In a 7-2 decision, the U.S. Supreme Court on Monday ruled in favor of a Colorado baker who refused to bake a cake for a same-sex couple for religious reasons.
According to USA Today, Justice Anthony Kennedy wrote the court’s 7-2 decision, which seemed to go against his history of opinions favoring gay rights.
The verdict criticized the state’s treatment of Masterpiece Cakeshop owner Jake Phillips’ religious views, and held that the Colorado Civil Rights Commission was hostile toward the baker’s beliefs, according to CNN, specifically when the commission suggested his claims of religious freedom were made to justify his discrimination against the same-sex couple.
In doing so, reported CNBC, the commission violated Phillips’ religious rights under the First Amendment.
The decision was narrowly focused on the commission’s treatment of the baker — and did not resolve the underlying issue of whether other opponents of same-sex marriage can refuse wedding services to couples, or the circumstances under which people can seek exemptions based on their religious beliefs.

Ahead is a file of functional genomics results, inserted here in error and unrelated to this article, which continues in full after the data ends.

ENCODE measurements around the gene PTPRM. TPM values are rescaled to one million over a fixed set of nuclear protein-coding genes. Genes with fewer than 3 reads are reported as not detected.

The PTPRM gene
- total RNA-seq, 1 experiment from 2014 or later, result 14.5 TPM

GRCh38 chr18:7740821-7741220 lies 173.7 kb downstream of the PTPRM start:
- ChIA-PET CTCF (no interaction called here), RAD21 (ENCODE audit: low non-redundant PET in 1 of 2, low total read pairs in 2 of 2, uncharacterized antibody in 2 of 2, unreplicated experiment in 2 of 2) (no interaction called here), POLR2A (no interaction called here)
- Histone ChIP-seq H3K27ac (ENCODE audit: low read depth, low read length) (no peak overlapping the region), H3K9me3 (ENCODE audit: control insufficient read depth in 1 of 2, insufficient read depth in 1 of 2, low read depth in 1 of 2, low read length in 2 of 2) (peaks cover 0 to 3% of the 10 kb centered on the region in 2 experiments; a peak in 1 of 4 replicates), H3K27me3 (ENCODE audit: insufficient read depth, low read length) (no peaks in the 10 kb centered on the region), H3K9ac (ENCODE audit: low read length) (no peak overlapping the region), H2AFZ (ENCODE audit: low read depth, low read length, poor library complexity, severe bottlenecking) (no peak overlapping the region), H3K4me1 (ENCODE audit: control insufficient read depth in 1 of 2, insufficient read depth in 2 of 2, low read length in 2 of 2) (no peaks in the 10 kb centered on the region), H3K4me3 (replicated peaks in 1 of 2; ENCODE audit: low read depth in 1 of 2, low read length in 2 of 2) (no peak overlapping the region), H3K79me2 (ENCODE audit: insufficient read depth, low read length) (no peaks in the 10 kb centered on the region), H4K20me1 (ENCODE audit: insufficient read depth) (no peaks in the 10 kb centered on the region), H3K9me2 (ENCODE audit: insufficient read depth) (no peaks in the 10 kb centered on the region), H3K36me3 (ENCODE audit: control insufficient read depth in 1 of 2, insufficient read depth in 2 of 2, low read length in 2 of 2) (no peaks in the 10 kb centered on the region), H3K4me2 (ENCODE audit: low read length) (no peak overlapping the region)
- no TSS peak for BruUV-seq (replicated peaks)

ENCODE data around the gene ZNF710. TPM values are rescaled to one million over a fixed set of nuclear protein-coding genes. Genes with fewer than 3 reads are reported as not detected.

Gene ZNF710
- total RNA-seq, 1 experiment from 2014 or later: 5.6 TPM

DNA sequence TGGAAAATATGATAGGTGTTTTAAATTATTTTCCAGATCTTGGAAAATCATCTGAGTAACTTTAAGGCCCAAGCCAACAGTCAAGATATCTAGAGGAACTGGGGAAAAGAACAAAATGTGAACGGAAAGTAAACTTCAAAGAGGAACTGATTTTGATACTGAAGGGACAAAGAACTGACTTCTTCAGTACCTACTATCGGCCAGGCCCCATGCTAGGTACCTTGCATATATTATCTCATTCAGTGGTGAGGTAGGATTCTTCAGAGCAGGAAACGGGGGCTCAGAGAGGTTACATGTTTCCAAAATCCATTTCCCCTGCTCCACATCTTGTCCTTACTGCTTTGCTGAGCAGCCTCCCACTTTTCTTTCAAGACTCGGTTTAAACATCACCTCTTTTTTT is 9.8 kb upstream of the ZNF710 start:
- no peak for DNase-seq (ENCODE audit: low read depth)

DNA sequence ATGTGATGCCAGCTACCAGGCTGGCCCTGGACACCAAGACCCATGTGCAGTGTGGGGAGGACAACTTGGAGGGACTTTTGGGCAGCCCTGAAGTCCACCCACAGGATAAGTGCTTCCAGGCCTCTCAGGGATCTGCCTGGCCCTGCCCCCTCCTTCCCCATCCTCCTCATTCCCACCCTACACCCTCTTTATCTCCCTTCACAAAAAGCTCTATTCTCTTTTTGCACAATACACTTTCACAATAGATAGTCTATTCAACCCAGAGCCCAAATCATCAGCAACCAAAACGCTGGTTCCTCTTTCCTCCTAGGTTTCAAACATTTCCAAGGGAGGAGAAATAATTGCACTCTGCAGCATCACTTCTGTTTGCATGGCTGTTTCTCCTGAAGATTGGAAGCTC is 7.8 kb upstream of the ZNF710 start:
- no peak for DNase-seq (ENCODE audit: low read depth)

The court ruled that “these disputes must be resolved with tolerance, without undue disrespect to sincere religious beliefs and without subjecting gay persons to indignities when they seek goods and services in an open market.”
In a concurring opinion joined by Stephen Breyer, Obama appointee Elena Kagan argued that a state “can treat a baker who discriminates based on sexual orientation differently from a baker who does not” — but only if the state’s decisions “are not infected by religious hostility or bias.”
According to NPR, Charlie Craig and Dave Mullins were planning a wedding for themselves in Lakewood, Colo., when they were referred to Masterpiece Cakeshop.
Bakery owner Jack Phillips, as soon as he realized he was supposed to bake a cake for the same-sex couple, said that he knew this was “not a cake that I can make.” He then told them he did not make cakes for same-sex couples.
On “The View,” Phillips said that marriage is to be between a man and a woman. “I don’t believe that Jesus would have made a cake if he had been a baker. I’m not judging these two gay men, I’m just trying to preserve my right as an artist to decide which artistic endeavors I’m going to do and which ones I’m not.”
Previously, Craig and Mullins won before the Colorado Civil Rights Commission and the state Court of Appeals. Twenty-one out of 50 states have anti-discrimination laws.
Read the full decision here.